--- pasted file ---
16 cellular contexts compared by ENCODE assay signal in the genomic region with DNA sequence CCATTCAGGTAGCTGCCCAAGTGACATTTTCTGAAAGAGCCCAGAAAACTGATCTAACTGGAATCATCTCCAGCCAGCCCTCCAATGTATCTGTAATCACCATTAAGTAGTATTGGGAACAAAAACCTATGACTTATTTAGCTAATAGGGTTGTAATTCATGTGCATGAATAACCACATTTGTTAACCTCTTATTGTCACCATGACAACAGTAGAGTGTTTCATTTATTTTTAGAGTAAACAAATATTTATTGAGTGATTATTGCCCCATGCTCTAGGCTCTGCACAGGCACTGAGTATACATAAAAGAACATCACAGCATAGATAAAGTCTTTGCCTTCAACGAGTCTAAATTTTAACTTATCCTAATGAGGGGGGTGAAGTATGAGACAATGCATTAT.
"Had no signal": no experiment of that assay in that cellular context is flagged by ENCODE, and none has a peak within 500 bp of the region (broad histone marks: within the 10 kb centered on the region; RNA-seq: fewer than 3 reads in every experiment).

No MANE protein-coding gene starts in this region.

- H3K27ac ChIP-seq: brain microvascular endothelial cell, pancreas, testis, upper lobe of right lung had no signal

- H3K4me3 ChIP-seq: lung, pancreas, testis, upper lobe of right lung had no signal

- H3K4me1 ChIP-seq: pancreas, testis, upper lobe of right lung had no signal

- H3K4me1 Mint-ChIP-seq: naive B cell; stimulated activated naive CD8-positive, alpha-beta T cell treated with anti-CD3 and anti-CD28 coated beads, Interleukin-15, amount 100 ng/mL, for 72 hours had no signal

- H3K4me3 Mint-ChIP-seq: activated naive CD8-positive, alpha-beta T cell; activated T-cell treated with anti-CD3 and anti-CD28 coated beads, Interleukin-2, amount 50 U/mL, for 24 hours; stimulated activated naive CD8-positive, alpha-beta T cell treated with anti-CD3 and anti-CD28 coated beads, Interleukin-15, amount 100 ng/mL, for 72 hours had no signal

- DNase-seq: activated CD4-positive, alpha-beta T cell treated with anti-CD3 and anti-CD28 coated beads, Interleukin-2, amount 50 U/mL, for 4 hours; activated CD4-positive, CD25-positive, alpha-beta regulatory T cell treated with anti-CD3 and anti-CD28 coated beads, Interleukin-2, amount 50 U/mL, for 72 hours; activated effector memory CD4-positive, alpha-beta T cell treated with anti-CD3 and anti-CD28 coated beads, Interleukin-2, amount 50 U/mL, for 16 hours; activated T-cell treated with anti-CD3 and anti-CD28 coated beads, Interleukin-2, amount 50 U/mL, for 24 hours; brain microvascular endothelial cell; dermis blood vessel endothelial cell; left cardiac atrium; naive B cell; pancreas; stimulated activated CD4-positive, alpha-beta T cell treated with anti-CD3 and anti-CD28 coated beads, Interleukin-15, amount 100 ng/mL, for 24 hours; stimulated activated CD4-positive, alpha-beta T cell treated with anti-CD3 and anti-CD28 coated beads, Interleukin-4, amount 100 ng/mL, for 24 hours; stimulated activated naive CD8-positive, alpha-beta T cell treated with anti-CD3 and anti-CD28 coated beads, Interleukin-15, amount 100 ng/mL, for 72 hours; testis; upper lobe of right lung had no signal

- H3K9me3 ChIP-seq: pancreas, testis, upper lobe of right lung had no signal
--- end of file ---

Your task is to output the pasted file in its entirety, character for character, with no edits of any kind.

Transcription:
16 cellular contexts compared by ENCODE assay signal in the genomic region with DNA sequence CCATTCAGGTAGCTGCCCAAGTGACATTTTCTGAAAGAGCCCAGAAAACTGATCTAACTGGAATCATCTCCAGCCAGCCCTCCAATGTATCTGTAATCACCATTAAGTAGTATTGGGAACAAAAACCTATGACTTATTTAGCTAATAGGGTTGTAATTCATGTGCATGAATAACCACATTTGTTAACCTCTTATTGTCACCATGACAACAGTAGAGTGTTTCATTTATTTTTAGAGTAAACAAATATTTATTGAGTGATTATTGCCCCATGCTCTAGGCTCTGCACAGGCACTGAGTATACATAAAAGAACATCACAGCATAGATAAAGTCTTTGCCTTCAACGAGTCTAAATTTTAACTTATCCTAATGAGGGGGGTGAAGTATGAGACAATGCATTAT.
"Had no signal": no experiment of that assay in that cellular context is flagged by ENCODE, and none has a peak within 500 bp of the region (broad histone marks: within the 10 kb centered on the region; RNA-seq: fewer than 3 reads in every experiment).

No MANE protein-coding gene starts in this region.

- H3K27ac ChIP-seq: brain microvascular endothelial cell, pancreas, testis, upper lobe of right lung had no signal

- H3K4me3 ChIP-seq: lung, pancreas, testis, upper lobe of right lung had no signal

- H3K4me1 ChIP-seq: pancreas, testis, upper lobe of right lung had no signal

- H3K4me1 Mint-ChIP-seq: naive B cell; stimulated activated naive CD8-positive, alpha-beta T cell treated with anti-CD3 and anti-CD28 coated beads, Interleukin-15, amount 100 ng/mL, for 72 hours had no signal

- H3K4me3 Mint-ChIP-seq: activated naive CD8-positive, alpha-beta T cell; activated T-cell treated with anti-CD3 and anti-CD28 coated beads, Interleukin-2, amount 50 U/mL, for 24 hours; stimulated activated naive CD8-positive, alpha-beta T cell treated with anti-CD3 and anti-CD28 coated beads, Interleukin-15, amount 100 ng/mL, for 72 hours had no signal

- DNase-seq: activated CD4-positive, alpha-beta T cell treated with anti-CD3 and anti-CD28 coated beads, Interleukin-2, amount 50 U/mL, for 4 hours; activated CD4-positive, CD25-positive, alpha-beta regulatory T cell treated with anti-CD3 and anti-CD28 coated beads, Interleukin-2, amount 50 U/mL, for 72 hours; activated effector memory CD4-positive, alpha-beta T cell treated with anti-CD3 and anti-CD28 coated beads, Interleukin-2, amount 50 U/mL, for 16 hours; activated T-cell treated with anti-CD3 and anti-CD28 coated beads, Interleukin-2, amount 50 U/mL, for 24 hours; brain microvascular endothelial cell; dermis blood vessel endothelial cell; left cardiac atrium; naive B cell; pancreas; stimulated activated CD4-positive, alpha-beta T cell treated with anti-CD3 and anti-CD28 coated beads, Interleukin-15, amount 100 ng/mL, for 24 hours; stimulated activated CD4-positive, alpha-beta T cell treated with anti-CD3 and anti-CD28 coated beads, Interleukin-4, amount 100 ng/mL, for 24 hours; stimulated activated naive CD8-positive, alpha-beta T cell treated with anti-CD3 and anti-CD28 coated beads, Interleukin-15, amount 100 ng/mL, for 72 hours; testis; upper lobe of right lung had no signal

- H3K9me3 ChIP-seq: pancreas, testis, upper lobe of right lung had no signal